Penelope has put a tremendous amount of effort into elevating the Black history of DC without sacrificing a well-told story (though I would certainly read a historical novel from her about DC based on the sheer amount of research she evidently conducted). It was almost jarring having read a novel without realizing that Clara Johnson was a real person, based on Clara “Car­ rie” Minor Johnson, who was jailed for killing a white police officer who stormed into her home during the 1919 Race riots of DC. I think if I had known this tidbit going in, I would have had questions about her portrayal, knowing she was a very real woman who experienced real violence. Whether it was Penelope’s story to tell or not, she certainly gave Clara Johnson a life beyond the horrible incident that happened to her, in addition to making real-world parallels with Breonna Taylor’s death nearly 100 years later. Zelda, the character with albinism who was sold to the circus, is based on a photograph that Penelope found during her research. The novel’s title, too, is based on poet and activist Claude McKay’s poem “If We Must Die”.

The heist itself and the action leading up to it are intense, particularly after realizing that we don’t have insight into everything the team has planned. The motivations for such a dangerous undertaking are extremely personable – it’s not just Clara’s freedom that she is seeking, but the freedom of all the Afflicted. There’s an unex­pected romance gently eased into the story as well that also increases the intensity of the heist. The structure of the plot is a nice and unexpected mesh between the mythical hero’s journey, mur­der mystery novel, heist, and history. It was quite a refreshing read that succeeded in bringing out the best elements of all these subgenres.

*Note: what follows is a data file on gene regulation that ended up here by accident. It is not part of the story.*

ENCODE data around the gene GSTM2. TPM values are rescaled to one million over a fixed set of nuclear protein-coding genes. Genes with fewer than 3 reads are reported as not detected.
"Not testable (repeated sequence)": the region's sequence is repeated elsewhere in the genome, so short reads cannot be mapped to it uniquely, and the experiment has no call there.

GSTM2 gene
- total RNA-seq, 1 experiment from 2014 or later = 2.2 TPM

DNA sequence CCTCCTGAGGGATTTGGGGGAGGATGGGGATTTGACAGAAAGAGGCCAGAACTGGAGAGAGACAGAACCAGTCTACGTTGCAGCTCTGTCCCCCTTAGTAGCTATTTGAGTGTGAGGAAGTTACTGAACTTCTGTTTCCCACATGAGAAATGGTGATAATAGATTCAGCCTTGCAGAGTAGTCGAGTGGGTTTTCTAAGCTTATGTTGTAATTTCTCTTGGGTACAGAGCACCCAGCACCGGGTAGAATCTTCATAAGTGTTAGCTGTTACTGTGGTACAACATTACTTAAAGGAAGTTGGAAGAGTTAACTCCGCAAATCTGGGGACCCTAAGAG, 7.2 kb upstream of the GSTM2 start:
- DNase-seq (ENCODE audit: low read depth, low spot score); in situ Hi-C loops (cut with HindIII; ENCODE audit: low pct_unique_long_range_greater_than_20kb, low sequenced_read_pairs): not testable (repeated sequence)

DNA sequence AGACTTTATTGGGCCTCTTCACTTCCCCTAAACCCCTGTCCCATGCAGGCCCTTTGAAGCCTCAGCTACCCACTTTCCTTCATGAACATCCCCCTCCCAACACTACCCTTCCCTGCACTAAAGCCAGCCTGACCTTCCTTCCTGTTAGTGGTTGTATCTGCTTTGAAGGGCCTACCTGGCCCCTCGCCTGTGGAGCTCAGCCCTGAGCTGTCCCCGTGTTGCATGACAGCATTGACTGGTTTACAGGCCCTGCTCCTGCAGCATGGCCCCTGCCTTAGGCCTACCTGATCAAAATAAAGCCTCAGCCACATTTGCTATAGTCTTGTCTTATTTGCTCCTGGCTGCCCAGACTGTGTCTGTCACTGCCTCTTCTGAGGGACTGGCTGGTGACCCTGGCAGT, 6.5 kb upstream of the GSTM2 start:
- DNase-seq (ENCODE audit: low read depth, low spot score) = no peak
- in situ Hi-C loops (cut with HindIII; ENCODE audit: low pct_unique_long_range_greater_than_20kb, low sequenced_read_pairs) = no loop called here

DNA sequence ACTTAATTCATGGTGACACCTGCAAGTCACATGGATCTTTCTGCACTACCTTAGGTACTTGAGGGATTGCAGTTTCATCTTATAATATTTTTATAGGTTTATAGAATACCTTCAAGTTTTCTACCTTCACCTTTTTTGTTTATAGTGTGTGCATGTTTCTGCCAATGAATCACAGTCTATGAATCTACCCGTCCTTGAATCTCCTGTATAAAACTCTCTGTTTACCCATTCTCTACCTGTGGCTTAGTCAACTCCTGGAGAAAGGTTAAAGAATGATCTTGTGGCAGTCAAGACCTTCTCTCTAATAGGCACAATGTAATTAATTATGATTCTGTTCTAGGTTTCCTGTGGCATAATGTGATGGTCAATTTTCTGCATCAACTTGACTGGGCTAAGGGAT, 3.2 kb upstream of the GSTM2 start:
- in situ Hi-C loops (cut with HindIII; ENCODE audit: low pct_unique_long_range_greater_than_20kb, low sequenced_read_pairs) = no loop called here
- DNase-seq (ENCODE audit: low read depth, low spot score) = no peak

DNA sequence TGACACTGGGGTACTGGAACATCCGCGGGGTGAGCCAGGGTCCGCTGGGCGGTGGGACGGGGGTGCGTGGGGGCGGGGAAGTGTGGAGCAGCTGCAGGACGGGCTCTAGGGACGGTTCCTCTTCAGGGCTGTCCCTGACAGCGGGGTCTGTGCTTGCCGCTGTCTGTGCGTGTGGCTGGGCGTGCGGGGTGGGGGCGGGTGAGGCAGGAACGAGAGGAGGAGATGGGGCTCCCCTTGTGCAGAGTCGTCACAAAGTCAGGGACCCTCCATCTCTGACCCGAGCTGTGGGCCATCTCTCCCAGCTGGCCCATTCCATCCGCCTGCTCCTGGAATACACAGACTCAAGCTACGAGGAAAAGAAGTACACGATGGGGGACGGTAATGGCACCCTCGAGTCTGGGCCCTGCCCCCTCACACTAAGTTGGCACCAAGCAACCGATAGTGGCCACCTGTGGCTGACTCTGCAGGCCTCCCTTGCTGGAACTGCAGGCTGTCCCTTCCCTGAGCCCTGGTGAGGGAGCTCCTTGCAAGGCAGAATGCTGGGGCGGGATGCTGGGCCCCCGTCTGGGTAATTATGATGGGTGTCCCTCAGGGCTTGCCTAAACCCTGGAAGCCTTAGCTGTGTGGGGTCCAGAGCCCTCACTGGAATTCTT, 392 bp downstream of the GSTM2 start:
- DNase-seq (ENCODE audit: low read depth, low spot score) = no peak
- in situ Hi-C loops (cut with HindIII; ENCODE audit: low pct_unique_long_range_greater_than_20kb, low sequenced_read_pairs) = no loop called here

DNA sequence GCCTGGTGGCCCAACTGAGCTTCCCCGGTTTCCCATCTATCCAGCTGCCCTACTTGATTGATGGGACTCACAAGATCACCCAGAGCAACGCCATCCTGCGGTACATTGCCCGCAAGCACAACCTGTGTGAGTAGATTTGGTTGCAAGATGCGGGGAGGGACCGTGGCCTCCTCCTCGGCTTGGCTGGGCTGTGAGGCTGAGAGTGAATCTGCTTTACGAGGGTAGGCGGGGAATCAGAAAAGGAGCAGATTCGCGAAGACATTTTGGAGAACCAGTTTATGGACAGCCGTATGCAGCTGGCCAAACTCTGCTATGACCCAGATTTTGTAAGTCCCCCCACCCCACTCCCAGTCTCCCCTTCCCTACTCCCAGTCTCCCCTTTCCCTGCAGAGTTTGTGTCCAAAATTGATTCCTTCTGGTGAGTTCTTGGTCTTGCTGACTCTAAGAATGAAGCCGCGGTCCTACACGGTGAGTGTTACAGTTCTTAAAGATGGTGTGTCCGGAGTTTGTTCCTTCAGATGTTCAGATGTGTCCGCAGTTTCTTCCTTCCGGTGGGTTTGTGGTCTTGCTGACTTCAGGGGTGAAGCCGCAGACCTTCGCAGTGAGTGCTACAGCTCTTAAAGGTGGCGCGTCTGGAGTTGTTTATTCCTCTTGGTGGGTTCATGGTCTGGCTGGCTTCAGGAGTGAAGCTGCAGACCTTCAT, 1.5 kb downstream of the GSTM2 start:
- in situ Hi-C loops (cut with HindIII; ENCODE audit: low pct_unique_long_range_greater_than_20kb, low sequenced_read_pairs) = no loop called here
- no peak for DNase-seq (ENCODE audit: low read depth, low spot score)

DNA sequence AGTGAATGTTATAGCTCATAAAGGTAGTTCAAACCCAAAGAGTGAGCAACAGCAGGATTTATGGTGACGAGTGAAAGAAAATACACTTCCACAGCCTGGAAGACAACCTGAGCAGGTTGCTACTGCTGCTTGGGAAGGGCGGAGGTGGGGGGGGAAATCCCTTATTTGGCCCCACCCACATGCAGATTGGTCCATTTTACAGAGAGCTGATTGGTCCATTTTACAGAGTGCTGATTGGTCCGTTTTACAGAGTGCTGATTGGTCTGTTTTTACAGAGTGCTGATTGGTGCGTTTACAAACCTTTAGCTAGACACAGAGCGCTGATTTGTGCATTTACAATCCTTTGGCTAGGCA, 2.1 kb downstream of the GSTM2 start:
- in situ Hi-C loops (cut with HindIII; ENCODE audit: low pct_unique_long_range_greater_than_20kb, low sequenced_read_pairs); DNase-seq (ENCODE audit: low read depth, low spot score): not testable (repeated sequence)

The Monsters We Defy is a tale of bargains, heists, and trickery with characters who battle for their destinies against seen and unseen forces.

Maya C. James is a graduate of the Lannan Fellows Program at Georgetown University, and full-time student at Harvard Divinity School. Her work has appeared in Star*Line, Strange Horizons, FIYAH, Soar: For Harriet, and Georgetown University’s Berkley Center Blog, among others. She was recently long listed for the Stockholm Writers Festival First Pages Prize (2019), and featured on a feminist speculative poetry panel at the 2019 CD Wright Women Writer’s Conference. Her work focuses primarily on Afrofuturism, and imagining sustainable futures for at-risk communities. You can find more of her work here, and follow her on Twitter: @mayawritesgood.

This review and more like it in the December 2022 issue of Locus.